The other prevalent prejudice is the frequent portrayal of Muslims as terrorists. The most frequent and typical element in Indian movie is this. Any thugs, murderous terrorists, or other undesirable characters must be Muslims. As a result, there is a widespread misperception that Muslims are fanatics and aggressive. The Muslims are also associated with the colour green, amulets, skull caps, plaid, kohl, and other stereotypes. Numerous instances of Muslim-dominated areas with green flags, folk wearing amulets and plaid, etc., may be seen in the majority of movies. Majority of the community does not experience this. But because it is depicted in movies, people now believe it to be true. Muslim patriotism has long been questioned in post-independence films. One of its instances is Kabir Khan's need to demonstrate his love for the nation in films like Chak De India. Movies like Fiza, Kurban, and others have portrayed Muslims as terrorists. Currently, the industry is seeing a new trend.Muslim monarchs are depicted as being nasty, perverse, and brutal in the recent films "Taanhaji" and "Padmavat." Muslims have a history of being the victims of traditional families. One current example of Safeena having familial issues is in the film "Gully Boy."

The other stereotypical group is the Christian and Parsi communities. A Parsi would have a recognisable accent and consistently use the word "dikra" in speech. They would drive vintage cars, dress in white coats, and wear the same black cylindrical cap. Such a movie is "Munna Bhai MBBS." Christians are shown as immoral and as speaking with a pronounced English accent.

Linguistic Discrimination
There is a lot of linguistic prejudice in society. Also true of Indian film. Any language a Bihari individual speaks will have the distinctive Bihari accent. He won't be able to tell the difference between the genders of men and women. He won't have the ability to speak English well. In sounds like sh and s, z and j, etc., he will be perplexed.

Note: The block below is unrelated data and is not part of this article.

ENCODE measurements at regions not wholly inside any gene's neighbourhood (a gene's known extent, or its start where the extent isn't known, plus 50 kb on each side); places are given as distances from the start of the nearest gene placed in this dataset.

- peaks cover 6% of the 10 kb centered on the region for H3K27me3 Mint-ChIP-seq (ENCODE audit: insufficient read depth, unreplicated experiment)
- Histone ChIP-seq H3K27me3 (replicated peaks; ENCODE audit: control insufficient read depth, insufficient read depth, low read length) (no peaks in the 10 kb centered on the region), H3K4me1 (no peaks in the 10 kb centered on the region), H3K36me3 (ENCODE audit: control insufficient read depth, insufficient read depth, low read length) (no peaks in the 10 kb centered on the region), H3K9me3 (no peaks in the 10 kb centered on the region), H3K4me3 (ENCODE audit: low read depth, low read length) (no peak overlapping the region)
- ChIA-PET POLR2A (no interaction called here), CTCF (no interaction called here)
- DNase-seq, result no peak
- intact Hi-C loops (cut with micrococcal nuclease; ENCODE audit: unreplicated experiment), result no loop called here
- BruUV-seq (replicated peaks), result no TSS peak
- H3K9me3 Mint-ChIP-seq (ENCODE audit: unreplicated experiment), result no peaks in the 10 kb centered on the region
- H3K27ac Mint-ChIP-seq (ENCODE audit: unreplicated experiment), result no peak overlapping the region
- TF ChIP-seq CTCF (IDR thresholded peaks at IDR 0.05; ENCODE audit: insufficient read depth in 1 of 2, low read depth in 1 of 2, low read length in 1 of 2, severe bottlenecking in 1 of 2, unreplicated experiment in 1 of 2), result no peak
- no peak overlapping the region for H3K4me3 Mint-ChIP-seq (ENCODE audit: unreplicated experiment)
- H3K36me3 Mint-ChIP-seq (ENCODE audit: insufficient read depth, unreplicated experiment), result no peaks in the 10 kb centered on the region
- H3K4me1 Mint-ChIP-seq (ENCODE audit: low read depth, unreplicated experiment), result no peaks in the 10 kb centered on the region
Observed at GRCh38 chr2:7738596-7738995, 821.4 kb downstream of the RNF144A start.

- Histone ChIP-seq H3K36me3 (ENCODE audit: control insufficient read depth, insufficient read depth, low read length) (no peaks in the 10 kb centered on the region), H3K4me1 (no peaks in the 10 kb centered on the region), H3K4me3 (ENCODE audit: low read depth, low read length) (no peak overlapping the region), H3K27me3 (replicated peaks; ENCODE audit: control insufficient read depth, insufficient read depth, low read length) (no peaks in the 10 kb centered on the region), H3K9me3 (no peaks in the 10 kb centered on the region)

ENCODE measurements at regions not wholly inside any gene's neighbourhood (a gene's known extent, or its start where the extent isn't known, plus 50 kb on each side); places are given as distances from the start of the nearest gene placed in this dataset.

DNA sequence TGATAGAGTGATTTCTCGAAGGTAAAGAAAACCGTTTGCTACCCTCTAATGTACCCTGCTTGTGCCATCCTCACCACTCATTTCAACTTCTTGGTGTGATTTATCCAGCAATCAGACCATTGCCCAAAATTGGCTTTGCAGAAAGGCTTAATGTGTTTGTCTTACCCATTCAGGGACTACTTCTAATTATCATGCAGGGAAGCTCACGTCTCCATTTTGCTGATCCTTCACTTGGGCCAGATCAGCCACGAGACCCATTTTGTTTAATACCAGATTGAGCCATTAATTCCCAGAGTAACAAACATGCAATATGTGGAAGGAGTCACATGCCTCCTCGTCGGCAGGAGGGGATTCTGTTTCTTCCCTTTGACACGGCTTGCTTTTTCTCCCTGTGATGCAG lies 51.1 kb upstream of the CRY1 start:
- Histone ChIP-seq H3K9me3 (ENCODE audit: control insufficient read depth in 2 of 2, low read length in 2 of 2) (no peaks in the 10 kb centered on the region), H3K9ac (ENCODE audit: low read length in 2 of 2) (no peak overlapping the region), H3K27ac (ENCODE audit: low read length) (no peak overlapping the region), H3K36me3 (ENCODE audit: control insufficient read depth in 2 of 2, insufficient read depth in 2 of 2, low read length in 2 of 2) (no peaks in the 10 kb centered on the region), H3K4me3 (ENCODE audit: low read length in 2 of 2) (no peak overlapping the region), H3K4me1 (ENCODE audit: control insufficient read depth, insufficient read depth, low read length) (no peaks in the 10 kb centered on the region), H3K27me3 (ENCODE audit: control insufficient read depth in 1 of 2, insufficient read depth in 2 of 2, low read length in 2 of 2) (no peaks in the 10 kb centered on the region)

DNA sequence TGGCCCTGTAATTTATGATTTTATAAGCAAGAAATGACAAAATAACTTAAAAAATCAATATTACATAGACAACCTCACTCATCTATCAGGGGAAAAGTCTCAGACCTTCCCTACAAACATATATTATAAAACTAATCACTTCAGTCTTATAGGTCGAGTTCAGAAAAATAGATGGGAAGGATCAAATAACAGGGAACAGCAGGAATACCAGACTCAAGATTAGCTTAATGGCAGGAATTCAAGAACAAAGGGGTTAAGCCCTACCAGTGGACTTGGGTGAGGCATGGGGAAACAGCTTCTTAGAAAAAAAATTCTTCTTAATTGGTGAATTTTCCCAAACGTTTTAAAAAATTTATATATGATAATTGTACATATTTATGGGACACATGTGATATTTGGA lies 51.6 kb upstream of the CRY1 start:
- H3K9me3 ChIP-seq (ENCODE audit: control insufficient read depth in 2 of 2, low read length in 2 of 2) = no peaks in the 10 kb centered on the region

The Bihari identity has been the focus of discrimination. It's impossible for this to apply to the entire Bihari population. However, it is depicted in Indian films. For instance, Super 30, Half Girlfriend, etc. have contributed to the widespread belief that Biharis struggle to speak English as well as Hindi. This is how the accent from Bihar has been portrayed in Indian cinema. Filmmakers either do it on purpose or accidentally.Due to its widespread use, this misconception about Biharis has been widely held. The same is true for persons from small towns who move to big cities. They are portrayed the same way in Indian cinema. Thinkistaan, a web series, is a recent example of this. where Amit, a man from a tiny town in Mumbai, lives. He works for a marketing firm while sleeping on the streets. He is hired by the company to work as a Hindi editor. The character is portrayed as being unable to distinguish between words and noises. His accent and Hindi are made fun of by coworkers.

Everyone considers him to be a fool. Another character, on the other hand, is a native English speaker. The other forms of linguistic discrimination against Biharis include labelling them as UPSC hopefuls, stupid, strangers to modern technology, etc. The supporting cast mocks their linguistic use. They are portrayed as brutish, abusive, and other negative traits. The most frequent kind of bias against the Bihari language is its use in comedic situations. Amir Khan has the opportunity to learn the Bihari language dialect of Bhojpuri in the film PK. The majority of the film's humour is focused on the way he speaks and uses words. Why does the Bihari accent often appear in mainstream media comedies? There are several instances of this language prejudice. Any role with a comedic or retro theme will have a Bihari accent.